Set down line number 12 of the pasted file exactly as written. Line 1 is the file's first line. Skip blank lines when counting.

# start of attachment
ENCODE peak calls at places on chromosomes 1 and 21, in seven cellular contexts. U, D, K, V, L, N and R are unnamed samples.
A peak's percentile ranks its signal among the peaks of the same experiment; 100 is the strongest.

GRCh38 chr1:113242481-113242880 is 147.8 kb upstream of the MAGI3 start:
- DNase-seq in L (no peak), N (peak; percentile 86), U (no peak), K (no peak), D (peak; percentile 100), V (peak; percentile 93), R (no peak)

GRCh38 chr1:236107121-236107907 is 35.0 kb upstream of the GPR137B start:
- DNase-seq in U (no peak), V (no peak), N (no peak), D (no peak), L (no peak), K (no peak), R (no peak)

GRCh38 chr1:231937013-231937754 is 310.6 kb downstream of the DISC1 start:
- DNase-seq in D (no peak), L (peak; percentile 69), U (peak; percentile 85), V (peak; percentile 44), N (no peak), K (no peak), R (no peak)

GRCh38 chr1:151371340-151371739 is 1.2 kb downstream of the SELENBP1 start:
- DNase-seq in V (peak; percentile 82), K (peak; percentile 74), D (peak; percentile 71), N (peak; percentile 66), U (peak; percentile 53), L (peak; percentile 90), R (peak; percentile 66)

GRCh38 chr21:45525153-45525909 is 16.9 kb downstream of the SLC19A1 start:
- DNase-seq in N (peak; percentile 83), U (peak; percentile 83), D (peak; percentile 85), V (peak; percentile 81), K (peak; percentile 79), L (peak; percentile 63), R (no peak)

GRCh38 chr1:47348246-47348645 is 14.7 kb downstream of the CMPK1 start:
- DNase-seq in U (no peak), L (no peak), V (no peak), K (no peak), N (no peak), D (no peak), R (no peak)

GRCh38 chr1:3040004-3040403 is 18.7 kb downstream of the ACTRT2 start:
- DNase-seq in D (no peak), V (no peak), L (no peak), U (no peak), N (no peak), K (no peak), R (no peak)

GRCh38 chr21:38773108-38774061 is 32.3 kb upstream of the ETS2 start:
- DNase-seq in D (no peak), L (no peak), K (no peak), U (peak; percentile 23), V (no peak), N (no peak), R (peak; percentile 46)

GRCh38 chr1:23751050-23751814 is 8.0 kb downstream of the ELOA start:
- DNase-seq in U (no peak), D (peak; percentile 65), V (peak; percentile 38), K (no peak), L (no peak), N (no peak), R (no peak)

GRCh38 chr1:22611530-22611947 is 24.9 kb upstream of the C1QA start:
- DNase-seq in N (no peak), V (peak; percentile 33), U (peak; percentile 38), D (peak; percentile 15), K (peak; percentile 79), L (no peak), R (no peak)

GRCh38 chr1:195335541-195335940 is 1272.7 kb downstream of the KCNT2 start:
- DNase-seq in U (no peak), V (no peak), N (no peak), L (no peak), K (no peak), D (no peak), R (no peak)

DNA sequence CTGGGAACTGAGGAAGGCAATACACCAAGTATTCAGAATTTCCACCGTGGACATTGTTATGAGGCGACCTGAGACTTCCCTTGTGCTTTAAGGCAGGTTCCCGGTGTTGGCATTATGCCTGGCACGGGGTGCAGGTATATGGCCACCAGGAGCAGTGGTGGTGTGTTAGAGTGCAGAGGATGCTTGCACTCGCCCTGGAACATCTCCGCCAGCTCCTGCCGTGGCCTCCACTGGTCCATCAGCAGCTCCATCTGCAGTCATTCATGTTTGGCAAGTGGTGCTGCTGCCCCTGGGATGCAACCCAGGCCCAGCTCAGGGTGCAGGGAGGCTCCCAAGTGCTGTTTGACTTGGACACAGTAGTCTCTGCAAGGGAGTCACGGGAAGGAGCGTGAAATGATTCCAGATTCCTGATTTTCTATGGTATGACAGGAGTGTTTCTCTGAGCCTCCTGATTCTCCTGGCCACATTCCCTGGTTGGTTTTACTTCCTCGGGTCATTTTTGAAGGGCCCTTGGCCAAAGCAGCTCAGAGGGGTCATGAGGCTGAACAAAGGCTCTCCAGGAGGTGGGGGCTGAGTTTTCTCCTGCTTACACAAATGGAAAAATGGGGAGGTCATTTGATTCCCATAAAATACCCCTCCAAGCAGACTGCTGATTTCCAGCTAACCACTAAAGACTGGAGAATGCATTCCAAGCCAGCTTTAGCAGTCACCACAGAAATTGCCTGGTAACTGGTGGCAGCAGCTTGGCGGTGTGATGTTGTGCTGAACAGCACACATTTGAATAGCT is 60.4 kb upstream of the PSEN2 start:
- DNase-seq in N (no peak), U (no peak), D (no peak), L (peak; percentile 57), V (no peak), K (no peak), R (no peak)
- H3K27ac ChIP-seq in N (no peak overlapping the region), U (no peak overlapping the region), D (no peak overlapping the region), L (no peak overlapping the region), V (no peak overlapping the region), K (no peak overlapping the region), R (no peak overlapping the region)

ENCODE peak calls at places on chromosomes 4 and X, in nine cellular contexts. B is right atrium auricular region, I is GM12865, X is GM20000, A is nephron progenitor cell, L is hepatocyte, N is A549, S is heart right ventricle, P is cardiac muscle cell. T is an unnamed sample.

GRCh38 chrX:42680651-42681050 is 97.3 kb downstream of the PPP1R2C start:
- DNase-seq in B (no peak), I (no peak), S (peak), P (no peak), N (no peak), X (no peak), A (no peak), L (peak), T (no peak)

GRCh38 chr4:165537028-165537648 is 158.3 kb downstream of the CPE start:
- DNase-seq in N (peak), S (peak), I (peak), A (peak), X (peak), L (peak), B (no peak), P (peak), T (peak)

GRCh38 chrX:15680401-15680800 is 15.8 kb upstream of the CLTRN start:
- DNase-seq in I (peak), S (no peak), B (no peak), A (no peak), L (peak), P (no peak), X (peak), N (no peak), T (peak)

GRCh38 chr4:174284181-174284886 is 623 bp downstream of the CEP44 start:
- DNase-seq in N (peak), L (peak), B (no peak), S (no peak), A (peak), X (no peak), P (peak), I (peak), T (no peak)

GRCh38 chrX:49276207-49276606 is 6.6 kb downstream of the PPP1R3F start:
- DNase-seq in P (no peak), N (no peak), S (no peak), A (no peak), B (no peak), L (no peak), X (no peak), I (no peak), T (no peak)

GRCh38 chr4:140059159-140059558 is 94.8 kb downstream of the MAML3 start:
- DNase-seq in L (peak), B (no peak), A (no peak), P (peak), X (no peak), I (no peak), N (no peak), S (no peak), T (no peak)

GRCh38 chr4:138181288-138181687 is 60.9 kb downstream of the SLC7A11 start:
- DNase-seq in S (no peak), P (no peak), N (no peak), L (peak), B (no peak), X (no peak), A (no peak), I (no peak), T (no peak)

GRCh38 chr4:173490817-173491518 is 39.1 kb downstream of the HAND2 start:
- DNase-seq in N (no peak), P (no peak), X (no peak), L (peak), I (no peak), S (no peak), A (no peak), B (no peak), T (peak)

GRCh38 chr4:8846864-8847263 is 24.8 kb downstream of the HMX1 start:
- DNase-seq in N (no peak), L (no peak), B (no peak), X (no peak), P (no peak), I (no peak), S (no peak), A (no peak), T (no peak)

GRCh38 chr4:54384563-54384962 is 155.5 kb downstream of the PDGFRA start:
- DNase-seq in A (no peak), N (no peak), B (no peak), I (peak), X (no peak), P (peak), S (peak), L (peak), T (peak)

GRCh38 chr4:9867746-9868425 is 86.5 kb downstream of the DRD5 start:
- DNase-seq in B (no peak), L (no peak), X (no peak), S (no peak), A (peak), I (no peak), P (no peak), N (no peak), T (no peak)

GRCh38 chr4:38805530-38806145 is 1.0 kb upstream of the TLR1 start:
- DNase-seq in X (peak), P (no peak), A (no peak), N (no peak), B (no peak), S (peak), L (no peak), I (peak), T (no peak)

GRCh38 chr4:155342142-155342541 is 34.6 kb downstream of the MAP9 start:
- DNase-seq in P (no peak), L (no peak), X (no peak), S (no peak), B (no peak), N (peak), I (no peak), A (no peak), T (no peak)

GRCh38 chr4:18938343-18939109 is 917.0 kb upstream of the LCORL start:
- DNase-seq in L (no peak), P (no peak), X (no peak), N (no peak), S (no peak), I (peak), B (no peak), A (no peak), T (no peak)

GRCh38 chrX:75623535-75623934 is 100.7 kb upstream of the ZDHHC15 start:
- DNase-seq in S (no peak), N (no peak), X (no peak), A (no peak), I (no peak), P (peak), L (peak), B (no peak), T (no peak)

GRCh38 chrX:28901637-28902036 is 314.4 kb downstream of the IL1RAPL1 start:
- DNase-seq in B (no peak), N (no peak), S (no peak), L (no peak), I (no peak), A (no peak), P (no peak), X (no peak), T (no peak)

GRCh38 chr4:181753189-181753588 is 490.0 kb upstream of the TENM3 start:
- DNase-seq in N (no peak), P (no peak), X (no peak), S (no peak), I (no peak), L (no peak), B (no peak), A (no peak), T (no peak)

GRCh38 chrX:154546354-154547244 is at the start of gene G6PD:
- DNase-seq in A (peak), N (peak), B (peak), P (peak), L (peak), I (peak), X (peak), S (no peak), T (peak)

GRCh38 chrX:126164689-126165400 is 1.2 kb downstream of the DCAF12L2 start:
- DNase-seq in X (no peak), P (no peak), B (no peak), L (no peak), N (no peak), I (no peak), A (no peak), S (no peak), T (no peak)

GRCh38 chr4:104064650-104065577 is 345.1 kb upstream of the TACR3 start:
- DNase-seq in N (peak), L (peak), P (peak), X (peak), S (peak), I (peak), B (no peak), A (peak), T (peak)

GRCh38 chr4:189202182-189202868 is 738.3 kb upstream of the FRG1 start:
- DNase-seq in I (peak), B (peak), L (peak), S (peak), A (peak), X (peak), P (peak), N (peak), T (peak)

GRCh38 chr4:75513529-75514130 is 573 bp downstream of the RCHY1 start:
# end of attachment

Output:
- DNase-seq in N (peak; percentile 83), U (peak; percentile 83), D (peak; percentile 85), V (peak; percentile 81), K (peak; percentile 79), L (peak; percentile 63), R (no peak)